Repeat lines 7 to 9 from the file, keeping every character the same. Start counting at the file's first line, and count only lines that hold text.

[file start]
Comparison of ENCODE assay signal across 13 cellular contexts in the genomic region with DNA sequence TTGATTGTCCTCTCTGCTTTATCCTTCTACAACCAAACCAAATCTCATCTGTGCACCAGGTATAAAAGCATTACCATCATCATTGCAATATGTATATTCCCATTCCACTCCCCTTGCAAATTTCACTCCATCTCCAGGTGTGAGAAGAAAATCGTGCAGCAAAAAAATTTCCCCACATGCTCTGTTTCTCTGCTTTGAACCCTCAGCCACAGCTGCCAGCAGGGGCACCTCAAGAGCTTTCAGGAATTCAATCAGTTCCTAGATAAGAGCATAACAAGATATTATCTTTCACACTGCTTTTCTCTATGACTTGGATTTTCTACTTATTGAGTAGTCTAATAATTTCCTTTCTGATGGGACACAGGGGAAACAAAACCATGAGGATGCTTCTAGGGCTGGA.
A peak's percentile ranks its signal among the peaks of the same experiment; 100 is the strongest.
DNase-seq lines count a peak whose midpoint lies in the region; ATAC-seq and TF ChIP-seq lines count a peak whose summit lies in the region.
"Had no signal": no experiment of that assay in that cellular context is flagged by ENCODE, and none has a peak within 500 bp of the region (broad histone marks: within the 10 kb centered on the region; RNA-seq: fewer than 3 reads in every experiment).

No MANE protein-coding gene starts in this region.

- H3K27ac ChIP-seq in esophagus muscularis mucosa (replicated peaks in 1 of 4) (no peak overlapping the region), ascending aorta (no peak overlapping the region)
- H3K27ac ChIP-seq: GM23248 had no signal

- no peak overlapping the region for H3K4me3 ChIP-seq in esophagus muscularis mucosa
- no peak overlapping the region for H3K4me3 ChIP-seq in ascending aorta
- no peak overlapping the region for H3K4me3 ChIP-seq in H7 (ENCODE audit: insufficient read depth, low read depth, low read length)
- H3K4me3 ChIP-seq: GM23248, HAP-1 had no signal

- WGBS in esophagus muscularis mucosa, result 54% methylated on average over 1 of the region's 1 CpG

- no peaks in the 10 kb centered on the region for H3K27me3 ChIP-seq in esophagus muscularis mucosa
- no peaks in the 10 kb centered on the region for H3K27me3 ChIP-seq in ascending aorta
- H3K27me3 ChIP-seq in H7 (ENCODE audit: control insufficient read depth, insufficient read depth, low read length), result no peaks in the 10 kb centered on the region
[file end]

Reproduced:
- H3K27ac ChIP-seq: GM23248 had no signal

- no peak overlapping the region for H3K4me3 ChIP-seq in esophagus muscularis mucosa
- no peak overlapping the region for H3K4me3 ChIP-seq in ascending aorta